You should also be able to run one mile in 8 minutes and 40 seconds, as this will essentially be your race pace for 5k in 27 minutes.

Elements of Training to Run 5k in 27 Minutes

Our 27-minute 5k training plan involves running 4-5 days per week, and resting at least one. You should be able to run 3-4 miles comfortably without stopping and have about 5-10 hours per week to train.

To run a 5k in 27 minutes, you should follow a well-rounded training program with interval workouts, hills, distance runs, cross-training, and strength training.

A person on a rowing machine.

Easy Runs

Easy runs help develop your aerobic base and get your legs and feet used to the mileage needed to train for your 5k. Easy runs should be “easy” in terms of pace.

Run at a comfortable, conversational pace, which is approximately an effort of 5-6 on a scale of 1-10, where 10 is max effort. 

Your exact pace during an easy run isn’t important, so you don’t even need to use a GPS watch if you don’t want to. 

Long Runs

Long runs build your stamina, and improve your aerobic capacity, muscular endurance, and mental strength. Long runs also increase the mitochondrial density in your muscles, so that your muscles get more efficient at burning fat and producing energy aerobically.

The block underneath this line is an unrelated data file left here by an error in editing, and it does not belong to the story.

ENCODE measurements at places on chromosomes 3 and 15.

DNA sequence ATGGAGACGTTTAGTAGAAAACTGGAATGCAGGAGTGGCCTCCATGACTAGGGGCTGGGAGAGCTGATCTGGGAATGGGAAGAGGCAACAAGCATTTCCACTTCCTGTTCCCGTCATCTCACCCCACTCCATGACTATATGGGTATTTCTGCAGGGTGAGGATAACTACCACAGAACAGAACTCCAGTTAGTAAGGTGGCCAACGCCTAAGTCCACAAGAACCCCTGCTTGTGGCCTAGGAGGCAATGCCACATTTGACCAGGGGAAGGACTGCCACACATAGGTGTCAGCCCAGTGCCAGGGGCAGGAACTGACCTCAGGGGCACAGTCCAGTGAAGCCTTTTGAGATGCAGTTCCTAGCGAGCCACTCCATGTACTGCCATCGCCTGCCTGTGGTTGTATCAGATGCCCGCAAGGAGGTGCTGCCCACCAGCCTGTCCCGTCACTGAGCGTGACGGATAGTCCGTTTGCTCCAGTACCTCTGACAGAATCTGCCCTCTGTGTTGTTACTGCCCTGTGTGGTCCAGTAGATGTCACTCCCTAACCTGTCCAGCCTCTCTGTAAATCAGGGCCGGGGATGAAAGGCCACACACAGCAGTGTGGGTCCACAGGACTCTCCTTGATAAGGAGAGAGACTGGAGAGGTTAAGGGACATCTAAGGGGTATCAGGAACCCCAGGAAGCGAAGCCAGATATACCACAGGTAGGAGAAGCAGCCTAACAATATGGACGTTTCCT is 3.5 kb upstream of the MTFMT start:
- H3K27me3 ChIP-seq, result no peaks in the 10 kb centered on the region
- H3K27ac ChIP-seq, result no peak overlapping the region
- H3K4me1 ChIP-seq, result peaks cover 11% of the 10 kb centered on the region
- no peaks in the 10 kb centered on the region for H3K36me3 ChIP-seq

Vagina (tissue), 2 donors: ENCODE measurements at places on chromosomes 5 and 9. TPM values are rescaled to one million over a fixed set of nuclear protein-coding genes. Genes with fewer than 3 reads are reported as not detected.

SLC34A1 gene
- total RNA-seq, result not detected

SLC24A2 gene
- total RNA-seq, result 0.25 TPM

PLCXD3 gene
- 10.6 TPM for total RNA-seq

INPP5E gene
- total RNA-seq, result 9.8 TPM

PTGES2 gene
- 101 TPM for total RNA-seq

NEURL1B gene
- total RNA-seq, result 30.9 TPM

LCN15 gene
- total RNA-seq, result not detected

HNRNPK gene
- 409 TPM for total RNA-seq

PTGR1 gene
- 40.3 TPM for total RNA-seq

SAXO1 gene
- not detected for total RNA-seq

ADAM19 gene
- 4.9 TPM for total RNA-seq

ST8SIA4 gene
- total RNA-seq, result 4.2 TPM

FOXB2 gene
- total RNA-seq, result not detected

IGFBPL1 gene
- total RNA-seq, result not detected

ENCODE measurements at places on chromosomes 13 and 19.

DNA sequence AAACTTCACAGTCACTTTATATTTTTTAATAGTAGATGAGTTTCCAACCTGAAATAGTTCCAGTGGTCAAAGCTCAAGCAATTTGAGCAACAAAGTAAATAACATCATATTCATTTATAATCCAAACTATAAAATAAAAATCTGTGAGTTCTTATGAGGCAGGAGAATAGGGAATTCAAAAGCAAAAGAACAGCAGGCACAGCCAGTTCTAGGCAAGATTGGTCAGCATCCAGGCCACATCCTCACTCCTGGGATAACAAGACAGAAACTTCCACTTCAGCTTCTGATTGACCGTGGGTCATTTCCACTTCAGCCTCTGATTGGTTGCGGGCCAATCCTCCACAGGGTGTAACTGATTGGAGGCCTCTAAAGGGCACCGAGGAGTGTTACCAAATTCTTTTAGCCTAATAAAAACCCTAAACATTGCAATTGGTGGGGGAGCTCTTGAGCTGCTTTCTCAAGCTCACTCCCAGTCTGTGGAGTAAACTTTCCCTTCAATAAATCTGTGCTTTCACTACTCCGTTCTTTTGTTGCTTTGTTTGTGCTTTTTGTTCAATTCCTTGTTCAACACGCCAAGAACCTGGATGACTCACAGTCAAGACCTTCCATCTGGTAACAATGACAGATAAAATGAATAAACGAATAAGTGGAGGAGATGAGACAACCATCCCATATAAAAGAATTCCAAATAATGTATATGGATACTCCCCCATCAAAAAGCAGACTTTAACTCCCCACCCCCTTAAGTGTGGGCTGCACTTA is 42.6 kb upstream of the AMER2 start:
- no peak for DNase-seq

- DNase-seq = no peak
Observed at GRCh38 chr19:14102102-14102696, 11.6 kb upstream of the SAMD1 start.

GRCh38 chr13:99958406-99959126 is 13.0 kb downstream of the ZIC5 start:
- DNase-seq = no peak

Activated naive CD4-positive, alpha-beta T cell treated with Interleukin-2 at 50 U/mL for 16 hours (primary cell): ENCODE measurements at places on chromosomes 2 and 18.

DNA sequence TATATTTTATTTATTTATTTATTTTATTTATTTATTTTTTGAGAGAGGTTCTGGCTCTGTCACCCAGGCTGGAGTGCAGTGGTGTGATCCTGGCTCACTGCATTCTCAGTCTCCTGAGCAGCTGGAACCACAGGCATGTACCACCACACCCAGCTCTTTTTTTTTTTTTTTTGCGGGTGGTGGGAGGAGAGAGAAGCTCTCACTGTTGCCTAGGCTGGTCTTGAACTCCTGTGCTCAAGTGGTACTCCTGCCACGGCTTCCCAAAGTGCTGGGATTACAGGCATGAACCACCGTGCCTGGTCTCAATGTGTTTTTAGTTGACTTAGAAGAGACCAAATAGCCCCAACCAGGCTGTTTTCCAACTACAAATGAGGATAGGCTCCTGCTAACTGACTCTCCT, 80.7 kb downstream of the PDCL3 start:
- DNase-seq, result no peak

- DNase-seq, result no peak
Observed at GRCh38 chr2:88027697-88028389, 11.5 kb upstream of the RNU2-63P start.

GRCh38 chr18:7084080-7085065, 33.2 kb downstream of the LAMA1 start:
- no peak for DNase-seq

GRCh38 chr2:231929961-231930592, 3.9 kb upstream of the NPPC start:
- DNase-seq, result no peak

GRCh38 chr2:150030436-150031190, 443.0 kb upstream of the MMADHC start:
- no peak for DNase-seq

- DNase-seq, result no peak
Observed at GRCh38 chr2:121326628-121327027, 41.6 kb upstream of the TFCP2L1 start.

Additionally, long runs strengthen your muscles, joints, bones, and connective tissues, along with your heart and lungs. Even though a 5k is only 3.1 miles, you’ll want to work up to a long run of 7 miles or so.

A person running uphill on the coast.

Speed Workouts

Speed workouts are usually run on the track so that you can run specific distance intervals. With the goal of 5k in 27 minutes, you’ll have speed workouts that involve race pace work (2:10 per 400 meters) as well as faster paces. 

Speed workouts are challenging, but are a critical component of preparing your body to handle race pace and to improve your anaerobic capacity.

Hill Repeats

Hill repeats involve sprinting uphill, which builds power, speed, and strength and can help increase your cadence, or turnover. 

Because the goal of hill workouts is to build speed, run each hill repeat as fast as possible. Drive with your glutes and hips, bring your knees up, keep your stride short and powerful, engage your core, and use a powerful arm swing. 

People running at high velocity on the track.

Threshold Workouts

Threshold workouts are designed to improve your lactate threshold, or the point at which your body is no longer able to clear lactate from the muscles as quickly as it is being produced.